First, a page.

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Hereditary colon cancer is a heterogeneous conglomeration of genetic defects that are mostly autosomal dominant in nature and lead to variable risk of colon cancer and other associated cancers. Some of these syndromes are characterized by the formation of traditional adenomas and are caused by defects in tumor suppressor genes and others are in mismatch repair genes. The most common of these include mutations in the tumor suppressor adenomatous polyposis coli (APC) gene that is associated with familial polyposis. Genetic defects in tumor mismatch repair genes (MLH1, MSH2, MSH6, PMS2, and EPCAM) are also associated with the development of adenomas, and these occur in multiple genes that are associated with tumors that have high levels of microsatellite instability (MSI). Finally, there is a group of less common genetic defects that result in hamartomatous polyposis syndromes such as juvenile polyposis and Peutz-Jeghers syndrome, to name the two most common. We will outline the genetic defects, epidemiology, diagnosis, clinical manifestations, and clinical management for these syndromes.



Familial adenomatous polyposis (FAP) is an inherited condition characterized by thousands of polyps in the colon. FAP occurs with a frequency of about 1:10,000 to 1:18,000 live births in Northern Europe and other similar Caucasian populations.1-3 It accounts for less than 1% of all colorectal cancers. Males and females are affected equally.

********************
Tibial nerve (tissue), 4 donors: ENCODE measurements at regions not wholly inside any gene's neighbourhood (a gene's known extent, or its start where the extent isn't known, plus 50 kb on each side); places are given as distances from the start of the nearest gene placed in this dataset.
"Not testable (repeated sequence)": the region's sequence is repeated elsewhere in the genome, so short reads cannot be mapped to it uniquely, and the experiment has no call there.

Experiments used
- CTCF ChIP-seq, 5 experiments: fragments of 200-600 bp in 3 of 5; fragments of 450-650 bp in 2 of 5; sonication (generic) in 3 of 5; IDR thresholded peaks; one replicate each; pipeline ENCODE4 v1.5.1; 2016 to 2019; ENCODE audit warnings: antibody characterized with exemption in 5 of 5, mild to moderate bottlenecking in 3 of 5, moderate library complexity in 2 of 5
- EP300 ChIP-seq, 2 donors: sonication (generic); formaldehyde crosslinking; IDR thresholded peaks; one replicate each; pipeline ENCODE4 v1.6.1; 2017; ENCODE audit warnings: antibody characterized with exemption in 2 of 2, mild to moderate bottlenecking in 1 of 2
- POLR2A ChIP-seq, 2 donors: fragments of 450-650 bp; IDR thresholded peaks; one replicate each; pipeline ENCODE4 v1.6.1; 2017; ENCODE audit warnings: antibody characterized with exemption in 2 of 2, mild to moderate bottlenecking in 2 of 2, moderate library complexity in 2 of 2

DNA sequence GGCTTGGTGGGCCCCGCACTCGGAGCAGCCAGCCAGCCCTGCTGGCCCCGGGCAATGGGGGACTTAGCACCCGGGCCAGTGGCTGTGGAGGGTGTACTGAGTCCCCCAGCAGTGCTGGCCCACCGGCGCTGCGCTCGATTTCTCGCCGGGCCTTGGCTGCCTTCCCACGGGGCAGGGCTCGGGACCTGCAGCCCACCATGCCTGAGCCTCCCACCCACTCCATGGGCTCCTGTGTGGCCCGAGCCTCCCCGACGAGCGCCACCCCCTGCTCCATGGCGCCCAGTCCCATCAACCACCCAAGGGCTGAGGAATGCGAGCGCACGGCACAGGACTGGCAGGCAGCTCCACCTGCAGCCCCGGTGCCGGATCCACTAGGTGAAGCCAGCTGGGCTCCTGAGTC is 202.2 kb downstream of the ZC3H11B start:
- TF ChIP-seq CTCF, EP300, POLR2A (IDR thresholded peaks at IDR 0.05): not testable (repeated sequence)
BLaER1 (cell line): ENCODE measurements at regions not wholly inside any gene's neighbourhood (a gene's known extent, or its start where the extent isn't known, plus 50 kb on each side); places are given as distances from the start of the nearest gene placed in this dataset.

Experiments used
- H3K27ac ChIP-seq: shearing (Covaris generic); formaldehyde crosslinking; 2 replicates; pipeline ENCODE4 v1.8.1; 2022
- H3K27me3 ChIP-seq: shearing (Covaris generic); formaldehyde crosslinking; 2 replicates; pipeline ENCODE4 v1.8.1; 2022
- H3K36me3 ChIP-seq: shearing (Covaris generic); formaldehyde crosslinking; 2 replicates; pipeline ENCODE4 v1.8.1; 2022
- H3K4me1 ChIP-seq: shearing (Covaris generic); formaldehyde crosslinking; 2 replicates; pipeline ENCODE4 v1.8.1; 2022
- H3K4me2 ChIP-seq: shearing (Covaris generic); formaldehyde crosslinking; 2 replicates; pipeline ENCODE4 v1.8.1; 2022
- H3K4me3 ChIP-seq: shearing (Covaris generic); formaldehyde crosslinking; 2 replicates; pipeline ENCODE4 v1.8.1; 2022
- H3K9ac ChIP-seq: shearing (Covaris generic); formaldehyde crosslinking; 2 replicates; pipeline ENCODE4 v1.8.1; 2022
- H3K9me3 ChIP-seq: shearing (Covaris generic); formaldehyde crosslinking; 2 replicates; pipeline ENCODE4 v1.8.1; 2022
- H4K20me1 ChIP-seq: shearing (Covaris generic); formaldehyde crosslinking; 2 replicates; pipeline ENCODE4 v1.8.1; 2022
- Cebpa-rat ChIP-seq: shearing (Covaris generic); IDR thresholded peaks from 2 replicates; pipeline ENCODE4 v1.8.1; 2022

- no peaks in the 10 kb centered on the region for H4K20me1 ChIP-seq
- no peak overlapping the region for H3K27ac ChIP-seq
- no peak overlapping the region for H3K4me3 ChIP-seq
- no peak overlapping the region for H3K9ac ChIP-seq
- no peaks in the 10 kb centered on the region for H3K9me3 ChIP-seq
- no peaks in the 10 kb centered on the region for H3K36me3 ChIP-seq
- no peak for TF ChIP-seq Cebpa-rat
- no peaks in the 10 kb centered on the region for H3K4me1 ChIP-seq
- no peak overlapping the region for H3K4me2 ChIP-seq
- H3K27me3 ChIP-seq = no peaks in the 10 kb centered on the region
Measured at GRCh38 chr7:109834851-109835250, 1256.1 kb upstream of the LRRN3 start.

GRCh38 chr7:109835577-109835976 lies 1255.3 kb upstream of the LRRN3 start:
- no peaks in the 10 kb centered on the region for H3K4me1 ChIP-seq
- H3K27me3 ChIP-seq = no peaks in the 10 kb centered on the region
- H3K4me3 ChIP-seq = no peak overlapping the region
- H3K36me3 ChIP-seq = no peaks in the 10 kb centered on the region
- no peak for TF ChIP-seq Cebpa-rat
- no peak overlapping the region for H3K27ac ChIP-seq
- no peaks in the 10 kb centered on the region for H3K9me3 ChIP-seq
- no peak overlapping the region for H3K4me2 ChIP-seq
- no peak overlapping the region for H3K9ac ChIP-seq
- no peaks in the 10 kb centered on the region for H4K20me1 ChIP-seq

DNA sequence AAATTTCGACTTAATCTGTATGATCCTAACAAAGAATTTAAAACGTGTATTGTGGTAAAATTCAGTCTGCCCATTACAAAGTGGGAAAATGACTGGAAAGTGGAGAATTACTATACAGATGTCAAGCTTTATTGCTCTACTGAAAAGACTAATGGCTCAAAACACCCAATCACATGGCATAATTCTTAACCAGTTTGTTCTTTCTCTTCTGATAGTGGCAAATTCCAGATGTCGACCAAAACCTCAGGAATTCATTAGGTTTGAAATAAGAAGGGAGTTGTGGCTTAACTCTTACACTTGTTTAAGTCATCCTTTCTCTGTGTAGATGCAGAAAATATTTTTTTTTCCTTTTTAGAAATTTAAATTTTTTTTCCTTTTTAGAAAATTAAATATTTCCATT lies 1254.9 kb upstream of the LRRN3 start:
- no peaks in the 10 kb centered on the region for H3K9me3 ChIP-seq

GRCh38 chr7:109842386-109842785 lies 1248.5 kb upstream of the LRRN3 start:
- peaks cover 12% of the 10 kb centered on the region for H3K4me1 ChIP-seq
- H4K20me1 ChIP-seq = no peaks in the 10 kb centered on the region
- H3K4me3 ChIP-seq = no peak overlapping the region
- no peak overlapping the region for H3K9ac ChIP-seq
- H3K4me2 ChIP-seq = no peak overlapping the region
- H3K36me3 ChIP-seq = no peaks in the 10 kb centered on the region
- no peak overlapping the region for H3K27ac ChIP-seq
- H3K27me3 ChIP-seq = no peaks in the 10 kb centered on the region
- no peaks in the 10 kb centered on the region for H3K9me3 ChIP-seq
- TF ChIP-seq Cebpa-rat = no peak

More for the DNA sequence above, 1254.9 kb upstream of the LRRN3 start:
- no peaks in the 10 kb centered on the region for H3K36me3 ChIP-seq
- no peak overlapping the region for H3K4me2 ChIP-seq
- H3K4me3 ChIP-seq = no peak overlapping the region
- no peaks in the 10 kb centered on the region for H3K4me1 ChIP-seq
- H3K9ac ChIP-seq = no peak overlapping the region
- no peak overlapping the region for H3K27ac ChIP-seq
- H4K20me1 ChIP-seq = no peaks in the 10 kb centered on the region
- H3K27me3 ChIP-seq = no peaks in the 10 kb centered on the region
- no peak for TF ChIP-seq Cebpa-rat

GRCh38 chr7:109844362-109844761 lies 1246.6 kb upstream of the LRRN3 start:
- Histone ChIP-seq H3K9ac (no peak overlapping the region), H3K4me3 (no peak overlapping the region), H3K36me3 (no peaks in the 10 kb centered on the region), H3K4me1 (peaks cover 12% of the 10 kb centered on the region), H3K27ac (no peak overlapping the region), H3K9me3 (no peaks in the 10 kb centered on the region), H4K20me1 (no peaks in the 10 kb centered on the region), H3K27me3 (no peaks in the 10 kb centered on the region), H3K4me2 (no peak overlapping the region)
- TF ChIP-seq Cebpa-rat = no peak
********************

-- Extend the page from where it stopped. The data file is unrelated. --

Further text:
FAP is an autosomal dominant colorectal cancer syndrome caused by a germline mutation in the APC gene, located on chromosome 5q21-22. The APC gene is a tumor suppressor gene that functions by suppressing the formation of adenomas in the colon and tumors elsewhere in the body. Approximately 10% to 25% of germline APC mutations are new in individuals without a family history of FAP.3-5 There is nearly 100% penetrance of the colonic manifestations of FAP but variable penetrance of the extracolonic manifestations of the disease.6

Patients with FAP who inherit a single APC mutation acquire a somatic mutation (or “second hit”) in the second allele of the APC gene. A cell with this functional loss of the APC gene has no functional APC protein. This leads to defects in the Wnt signaling pathway, abnormal intracellular accumulation of beta-catenin, unregulated cell growth and division, and formation of adenomas.7,8 Over 1000 different mutations in the APC gene associated with FAP have been described, and the location of the mutation may influence the phenotypic expression. In other words, there is variable phenotypic expression depending on the location of the mutation in the gene.9

For example, patients with mutations near codon 1300 generally develop particularly severe disease with over 1000 polyps and earlier cancer onset.9,10 Attenuated FAP (<100 colorectal adenomas) is associated with mutations before codon 157 and after codon 1595.10 Congenital hypertrophy of the retinal ...

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